Sometimes in conversation I, or the person speaking to me, will say “post-pandemic” and then quickly correct to “not that we are post-”. We need better language. We keep talking about the pandemic as if it were a single solid thing, but at this point, more than two years in, we need eras — like in prehistory.*
This is how it’s felt to me:
-Those determined first weeks of staying home to #flattenthecurve
-An increasingly dystopian summer as fire season (for those of us on the US west coast) and election season overlapped
-The frightening winter-holiday surge and even more frightening insurrection in January 2021
-The double exhale of the inauguration, and not too long after, vaccines
-The weird, exciting, staggered spring of first, second, or one-shot doses
-Gloriously hopeful early summer brought to a screeching halt by delta
-The incredible relief of youth/child vaccines almost immediately neutralized by omicron
-Post-omicron (which is where we were when I started writing this post, but I think we might now be moving into something else)
Most of the people who know me now probably don’t realize that I trained as a historian. History, as we all know by now, is fraught — a subject defined by humans, and a tiny subset of humans at that — but as humans, we respond to stories; we look for patterns. Naming things helps us to see them, and seeing them helps us process, digest, move forward. As a former student of history I’ve thought so much about the difference between reading about periods of upheaval, and what it feels like, in our small human lifetimes, to live through one (or, more likely, several, simultaneous). And even though I’m no longer an academic, much of my creative practice has also been about chronicling and documenting, and what I know from both writing and visual art is that you really don’t know what you’re looking at until you take a step back — whether that’s a step away in time (hindsight, etc) or in physical distance.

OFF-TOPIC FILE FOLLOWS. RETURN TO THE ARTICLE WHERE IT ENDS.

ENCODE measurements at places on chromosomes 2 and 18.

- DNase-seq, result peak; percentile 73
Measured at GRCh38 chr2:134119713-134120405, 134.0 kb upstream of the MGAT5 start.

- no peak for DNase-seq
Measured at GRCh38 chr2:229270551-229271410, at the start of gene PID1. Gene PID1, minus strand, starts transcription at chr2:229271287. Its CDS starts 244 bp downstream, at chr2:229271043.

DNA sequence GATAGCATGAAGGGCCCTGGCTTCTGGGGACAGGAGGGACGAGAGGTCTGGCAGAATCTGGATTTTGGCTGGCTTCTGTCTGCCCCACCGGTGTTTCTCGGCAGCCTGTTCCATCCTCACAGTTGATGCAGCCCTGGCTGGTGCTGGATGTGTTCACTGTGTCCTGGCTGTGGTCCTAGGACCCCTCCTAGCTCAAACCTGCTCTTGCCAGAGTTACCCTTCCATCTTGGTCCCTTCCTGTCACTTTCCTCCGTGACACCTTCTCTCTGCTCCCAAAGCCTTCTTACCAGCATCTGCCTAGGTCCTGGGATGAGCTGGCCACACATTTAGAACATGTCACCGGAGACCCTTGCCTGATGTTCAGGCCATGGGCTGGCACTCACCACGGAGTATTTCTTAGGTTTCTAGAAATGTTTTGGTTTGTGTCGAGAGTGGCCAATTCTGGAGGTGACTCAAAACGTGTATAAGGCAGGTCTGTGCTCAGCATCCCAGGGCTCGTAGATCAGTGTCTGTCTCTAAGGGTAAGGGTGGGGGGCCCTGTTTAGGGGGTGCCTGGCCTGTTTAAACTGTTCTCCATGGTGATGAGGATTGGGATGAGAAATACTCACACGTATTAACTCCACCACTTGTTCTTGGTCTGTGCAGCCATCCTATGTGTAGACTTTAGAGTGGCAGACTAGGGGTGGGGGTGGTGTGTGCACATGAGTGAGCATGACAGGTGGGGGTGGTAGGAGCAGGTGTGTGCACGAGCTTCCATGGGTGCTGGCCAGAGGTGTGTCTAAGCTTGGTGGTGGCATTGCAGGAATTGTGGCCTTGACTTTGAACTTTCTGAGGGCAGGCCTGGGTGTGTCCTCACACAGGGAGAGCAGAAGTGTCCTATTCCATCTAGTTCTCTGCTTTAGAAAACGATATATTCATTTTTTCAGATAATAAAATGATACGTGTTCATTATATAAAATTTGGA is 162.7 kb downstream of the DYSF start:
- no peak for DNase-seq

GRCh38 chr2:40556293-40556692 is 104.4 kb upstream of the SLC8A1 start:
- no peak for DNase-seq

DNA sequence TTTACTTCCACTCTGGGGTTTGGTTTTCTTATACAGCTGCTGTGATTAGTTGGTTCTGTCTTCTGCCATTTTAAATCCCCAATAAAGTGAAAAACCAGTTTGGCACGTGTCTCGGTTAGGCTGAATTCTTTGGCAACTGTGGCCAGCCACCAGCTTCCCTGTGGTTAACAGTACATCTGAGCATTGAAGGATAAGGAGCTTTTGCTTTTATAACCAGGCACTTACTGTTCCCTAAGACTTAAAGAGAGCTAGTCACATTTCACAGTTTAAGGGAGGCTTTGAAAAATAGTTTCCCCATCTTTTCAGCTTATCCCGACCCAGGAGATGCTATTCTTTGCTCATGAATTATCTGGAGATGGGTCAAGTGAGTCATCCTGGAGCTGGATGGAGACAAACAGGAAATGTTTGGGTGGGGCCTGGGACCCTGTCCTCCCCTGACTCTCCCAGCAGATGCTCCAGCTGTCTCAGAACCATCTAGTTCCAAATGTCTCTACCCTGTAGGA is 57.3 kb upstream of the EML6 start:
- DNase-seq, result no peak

We’re still in the midst of this pandemic, and we don’t know what comes next. At this point it feels like it could be anything. But we’re also months or years past certain iterations of it, which gives us distance to understand (or start to understand) what we’ve come through to get here. It is, as it always has been really, a strange time to be alive. I’m grateful to be here, writing and seeing, and I’m grateful you’re here, reading, being.
*And probably we need variations on all these eras depending what part of the world, or country, you spent most of your pandemic in.
**I’m calling it the vaccinated pandemic because vaccines changed things so substantially for large swaths of the population, but I recognize that vaccines are not accessible or effective for everyone, and that very young children still can’t get vaccines.